The Natural Stages of Growth in Writing: Holiday Edition!
After completing the five part series about the Natural Stages of Growth in Writing, I thought it might be nice to see how you can apply those insights to writing through the coming holidays! This is a repost of one I did a couple of years ago. Enjoy! (Photo is from our Solstice Celebration last year.)
This is a great season to capitalize on natural writing opportunities (rather than relying on contrived assignments). I’ve included some of the most obvious ideas along with ones you may not have thought of! I’ve also organized them to fit with the Natural Stages of Growth in writing (taken from Chapter 14 of The Writer’s Jungle). You can listen to podcasts about each stage too!
Jot it Down (kids who can handwrite and/or copy writing):
- caption photos in a family holiday letter
- write out tags for wrapped gifts
- create placecards for your holiday meal
- write gift wish lists
- address envelopes for holiday cards
Partnership Writing (you help with transcription):
- all of the above in “Jot it Down” works well with Partnership phase too
- retell and write a short description of the year’s biggest highlight for family letter
- copying lyrics from Christmas hymns or other holiday music
- writing a list of holiday traditions to remember
- putting holiday events on a posted family calendar
- thank you notes for gifts received
Faltering Ownership (kids who are writing, but are still not high school level):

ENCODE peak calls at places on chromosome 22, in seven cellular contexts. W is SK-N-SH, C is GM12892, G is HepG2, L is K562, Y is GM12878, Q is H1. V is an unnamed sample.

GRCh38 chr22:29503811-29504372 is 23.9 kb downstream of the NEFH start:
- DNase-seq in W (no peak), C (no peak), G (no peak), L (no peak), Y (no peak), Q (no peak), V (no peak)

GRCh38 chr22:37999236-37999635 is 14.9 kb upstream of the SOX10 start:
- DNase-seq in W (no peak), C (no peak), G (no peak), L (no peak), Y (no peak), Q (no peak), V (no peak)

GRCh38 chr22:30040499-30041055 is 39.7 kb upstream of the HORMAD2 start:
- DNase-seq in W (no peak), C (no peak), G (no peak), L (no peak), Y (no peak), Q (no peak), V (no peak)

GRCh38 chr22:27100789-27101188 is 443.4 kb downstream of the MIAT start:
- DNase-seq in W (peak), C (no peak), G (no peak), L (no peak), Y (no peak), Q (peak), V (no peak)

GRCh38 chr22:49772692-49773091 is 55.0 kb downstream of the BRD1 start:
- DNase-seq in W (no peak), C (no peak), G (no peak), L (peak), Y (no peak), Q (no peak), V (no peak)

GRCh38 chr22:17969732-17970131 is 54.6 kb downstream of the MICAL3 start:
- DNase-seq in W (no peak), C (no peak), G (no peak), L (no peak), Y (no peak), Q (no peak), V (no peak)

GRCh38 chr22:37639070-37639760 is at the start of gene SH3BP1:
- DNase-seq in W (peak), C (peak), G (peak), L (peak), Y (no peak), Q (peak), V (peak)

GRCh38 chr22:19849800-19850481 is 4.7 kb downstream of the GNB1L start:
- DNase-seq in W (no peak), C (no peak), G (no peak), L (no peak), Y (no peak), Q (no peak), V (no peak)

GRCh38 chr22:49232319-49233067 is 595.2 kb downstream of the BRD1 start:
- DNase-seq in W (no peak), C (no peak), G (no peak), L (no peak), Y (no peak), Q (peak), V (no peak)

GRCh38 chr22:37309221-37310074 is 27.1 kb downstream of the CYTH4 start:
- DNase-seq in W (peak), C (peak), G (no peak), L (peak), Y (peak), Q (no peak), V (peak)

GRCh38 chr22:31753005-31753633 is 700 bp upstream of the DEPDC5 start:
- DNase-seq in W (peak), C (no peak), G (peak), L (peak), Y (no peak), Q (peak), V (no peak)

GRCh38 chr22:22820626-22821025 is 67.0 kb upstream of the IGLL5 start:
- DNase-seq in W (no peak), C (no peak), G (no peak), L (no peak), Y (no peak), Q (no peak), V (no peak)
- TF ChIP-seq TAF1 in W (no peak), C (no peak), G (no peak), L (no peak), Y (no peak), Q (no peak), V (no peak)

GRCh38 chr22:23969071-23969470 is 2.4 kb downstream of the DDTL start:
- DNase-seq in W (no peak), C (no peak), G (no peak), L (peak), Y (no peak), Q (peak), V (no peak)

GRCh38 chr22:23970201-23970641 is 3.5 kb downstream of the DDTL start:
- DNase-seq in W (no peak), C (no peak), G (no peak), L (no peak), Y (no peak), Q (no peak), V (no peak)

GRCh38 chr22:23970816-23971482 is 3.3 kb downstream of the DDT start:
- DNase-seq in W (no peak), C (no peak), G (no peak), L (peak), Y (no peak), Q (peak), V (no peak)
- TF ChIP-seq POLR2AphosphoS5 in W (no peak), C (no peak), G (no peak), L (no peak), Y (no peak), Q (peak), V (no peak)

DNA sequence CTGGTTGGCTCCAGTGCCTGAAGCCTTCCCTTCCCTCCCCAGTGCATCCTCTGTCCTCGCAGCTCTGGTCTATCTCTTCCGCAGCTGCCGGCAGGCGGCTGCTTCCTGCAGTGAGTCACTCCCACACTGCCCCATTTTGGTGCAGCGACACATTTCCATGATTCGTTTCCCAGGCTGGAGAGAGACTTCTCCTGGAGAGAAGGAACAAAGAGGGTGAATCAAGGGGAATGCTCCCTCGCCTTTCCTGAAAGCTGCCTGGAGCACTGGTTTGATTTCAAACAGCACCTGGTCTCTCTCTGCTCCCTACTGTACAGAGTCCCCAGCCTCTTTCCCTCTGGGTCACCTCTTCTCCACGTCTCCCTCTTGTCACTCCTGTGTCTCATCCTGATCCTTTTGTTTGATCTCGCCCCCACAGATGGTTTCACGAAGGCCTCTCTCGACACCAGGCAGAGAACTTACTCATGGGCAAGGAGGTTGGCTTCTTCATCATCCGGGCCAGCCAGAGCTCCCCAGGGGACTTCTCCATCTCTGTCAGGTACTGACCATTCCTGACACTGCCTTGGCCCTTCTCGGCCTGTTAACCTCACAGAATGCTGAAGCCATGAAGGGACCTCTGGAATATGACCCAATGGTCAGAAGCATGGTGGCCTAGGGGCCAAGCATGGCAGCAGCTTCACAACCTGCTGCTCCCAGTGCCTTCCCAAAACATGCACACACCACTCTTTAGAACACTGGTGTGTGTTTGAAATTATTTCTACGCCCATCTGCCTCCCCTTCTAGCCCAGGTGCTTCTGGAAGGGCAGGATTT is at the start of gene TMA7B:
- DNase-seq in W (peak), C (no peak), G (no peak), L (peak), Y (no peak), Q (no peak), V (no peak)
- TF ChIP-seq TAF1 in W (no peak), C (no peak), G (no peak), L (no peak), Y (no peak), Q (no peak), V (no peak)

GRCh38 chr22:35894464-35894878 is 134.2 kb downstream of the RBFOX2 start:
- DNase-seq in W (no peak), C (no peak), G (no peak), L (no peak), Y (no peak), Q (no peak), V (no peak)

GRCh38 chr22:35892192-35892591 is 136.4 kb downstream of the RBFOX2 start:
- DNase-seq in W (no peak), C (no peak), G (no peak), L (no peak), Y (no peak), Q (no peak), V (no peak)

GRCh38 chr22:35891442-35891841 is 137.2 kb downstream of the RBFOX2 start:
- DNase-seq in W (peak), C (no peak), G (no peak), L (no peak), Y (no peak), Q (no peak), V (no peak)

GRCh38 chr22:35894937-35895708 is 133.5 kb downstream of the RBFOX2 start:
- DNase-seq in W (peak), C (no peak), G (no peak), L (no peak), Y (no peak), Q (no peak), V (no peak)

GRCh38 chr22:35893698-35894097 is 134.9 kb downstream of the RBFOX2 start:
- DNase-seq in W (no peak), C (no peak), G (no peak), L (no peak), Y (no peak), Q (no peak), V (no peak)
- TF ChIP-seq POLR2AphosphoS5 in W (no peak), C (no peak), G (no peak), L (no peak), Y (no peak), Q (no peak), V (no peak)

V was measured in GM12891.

- interview family members for holiday letter
- write your own memories of the year and send in holiday letter
- journal about each holiday event and bind in a little notebook at the end of holiday season
- plan and execute a New Year’s party (including invitations, games, food to purchase)
- copy holiday cookie recipes onto notecards, make cookies
Transition to Ownership/Great Conversation (junior/high school level):
- take control of the family holiday letter (interview family members, organize and execute)
- take photos of the holiday season, caption and scrapbook as the month goes along
- keep a notebook of quotable quotes from the family over the month
- write a meaningful description of what the holiday means to you personally and share on holiday
- reflect on a significant piece of reflective literature by freewriting or journaling about it
What is a holiday letter? Sounds interesting and fun to do but I have never heard of it.
To me, a holiday letter is the one of those year-end letters that families send to their loved ones detailing the events and milestones of the previous year. Often photos accompany them. So if you want to create a nice writing opportunity for your kids, encourage them to help write it! They can each write a paragraph about their previous year, picking the details they think would be interesting to share.
I hope that helps!
Thanks that helps. I will have to keep that in mind for next year.
Thanks for the reminder. We already do (or have done) a lot of these things, but I sometimes forget that it all “counts”. Now I can relax a bit on the school expectations and enjoy the holidays!